Following Special Counsel John Durham's indictment of Clinton-connected attorney Michael Sussmann, National Security Advisor Jake Sullivan was named in connection with Sussman's indictment.
According to the Washington Examiner, the Durham indictment of Sussman states that "on or about September 15, 2016, Campaign Lawyer-1 exchanged emails with the Clinton Campaign's campaign manager, communications director, and foreign policy advisor concerning the Russian Bank-1 allegations that SUSSMANN had recently shared with Reporter-1."
Durham wrote that "Campaign Lawyer-1 billed his time for this correspondence" to the Clinton campaign, with the billing entry of "email correspondence with [name of foreign policy advisor], [name of campaign manager], [name of communications director] re: [Russian Bank-1] Article."
Sullivan was Clinton's foreign policy advisor, according to the Washington Examiner. Her campaign manager was Robby Mook, and communications director was Jennifer Palmieri. Marc Elias was "Campaign Lawyer-1."
Sullivan has reportedly not been accused of any wrongdoing by Durham.
Back on Halloween of 2016, around a week before the presidential election, Clinton tweeted: "Computer scientists have apparently uncovered a covert server linking the Trump Organization to a Russian-based bank." She shared a lengthy statement from Sullivan at that time.
"This could be the most direct link yet between Donald Trump and Moscow," Sullivan claimed. "Computer scientists have apparently uncovered a covert server linking the Trump Organization to a Russian-based bank. This secret hotline may be the key to unlocking the mystery of Trump's ties to Russia. ... This line of communication may help explain Trump's bizarre adoration of Vladimir Putin."
Sullivan added: "We can only assume that federal authorities will now explore this direct connection between Trump and Russia."
"It was reported by Slate at the end of October 2016 that researchers found 'a sustained relationship between a server registered to the Trump Organization and two servers registered to an entity called Alfa Bank.'" The New York Times reported, 'The FBI ultimately concluded that there could be an innocuous explanation, like a marketing email or spam, for the computer contacts,'" wrote the Washington Examiner.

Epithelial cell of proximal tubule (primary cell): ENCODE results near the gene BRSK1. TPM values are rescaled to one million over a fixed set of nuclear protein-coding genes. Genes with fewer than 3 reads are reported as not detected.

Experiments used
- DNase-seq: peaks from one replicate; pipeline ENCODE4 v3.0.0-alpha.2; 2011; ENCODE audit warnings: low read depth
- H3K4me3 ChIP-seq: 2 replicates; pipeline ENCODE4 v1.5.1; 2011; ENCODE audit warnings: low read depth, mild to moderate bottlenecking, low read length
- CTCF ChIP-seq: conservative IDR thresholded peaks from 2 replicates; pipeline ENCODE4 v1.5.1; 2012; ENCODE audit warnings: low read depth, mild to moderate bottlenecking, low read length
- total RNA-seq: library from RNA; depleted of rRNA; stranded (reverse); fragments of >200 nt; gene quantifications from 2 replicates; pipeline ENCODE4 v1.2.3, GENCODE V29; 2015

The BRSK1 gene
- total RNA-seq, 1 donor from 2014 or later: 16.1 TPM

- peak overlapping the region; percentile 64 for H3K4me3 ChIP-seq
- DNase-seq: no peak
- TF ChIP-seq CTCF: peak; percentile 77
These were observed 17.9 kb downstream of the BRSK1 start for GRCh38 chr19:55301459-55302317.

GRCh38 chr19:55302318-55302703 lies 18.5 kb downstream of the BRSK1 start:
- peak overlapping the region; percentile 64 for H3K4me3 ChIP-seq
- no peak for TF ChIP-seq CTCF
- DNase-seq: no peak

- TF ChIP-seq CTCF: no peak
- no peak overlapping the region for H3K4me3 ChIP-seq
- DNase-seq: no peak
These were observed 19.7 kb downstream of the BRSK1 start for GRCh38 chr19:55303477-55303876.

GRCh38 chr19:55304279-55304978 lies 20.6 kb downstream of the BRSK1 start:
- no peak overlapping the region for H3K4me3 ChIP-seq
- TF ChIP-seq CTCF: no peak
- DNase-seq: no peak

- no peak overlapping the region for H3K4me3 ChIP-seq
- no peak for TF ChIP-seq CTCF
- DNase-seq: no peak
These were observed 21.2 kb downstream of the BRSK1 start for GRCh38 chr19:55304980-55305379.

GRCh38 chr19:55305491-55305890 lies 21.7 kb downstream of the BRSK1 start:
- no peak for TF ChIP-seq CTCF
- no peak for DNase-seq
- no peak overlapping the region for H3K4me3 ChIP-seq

In 2020, a bipartisan Senate Intelligence Committee report failed to find "covert communications between Alfa Bank and Trump Organization personnel."
Despite DOJ Inspector General Michael Horowitz said in his December 2019 report that the FBI "concluded by early February 2017 that there were no such links," Sullivan had continued to promote the Alfa Bank story in numerous appearances following that February.
"I wasn't surprised because what we learned during the campaign was that very serious computer science experts, people who work closely with the United States government, had uncovered this secret hotline between the Alfa Bank — the Russian bank — and the Trump Organization," Sullivan said in an interview with CNN.
"Now, of course, we didn't know for sure if, in fact, that were the case, but we knew it should be investigated. And we knew that, given how serious these computer scientists were, they weren't just making up crackpot theories."
In March of 2017, Palmieri wrote for the Washington Post that she and Sullivan, while attending the Democratic convention in Philadelphia, "took to our golf carts one afternoon to make the rounds of the television networks' tents in the parking lot … to get the press to focus on something even we found difficult to process: the prospect that Russia had not only hacked and stolen emails from the Democratic National Committee, but that it had done so to help Donald Trump and hurt Hillary Clinton." Palmieri claimed she and Sullivan "wanted to raise the alarm."
When asked about Alfa Bank during a House Intelligence Committee in December 2017 testimony, he said: "I knew that it was a series of just sort of computer data forensic experts who had found this and then have analyzed it, the traffic between the two sides, and that had gone and sat down with the author of the Slate story."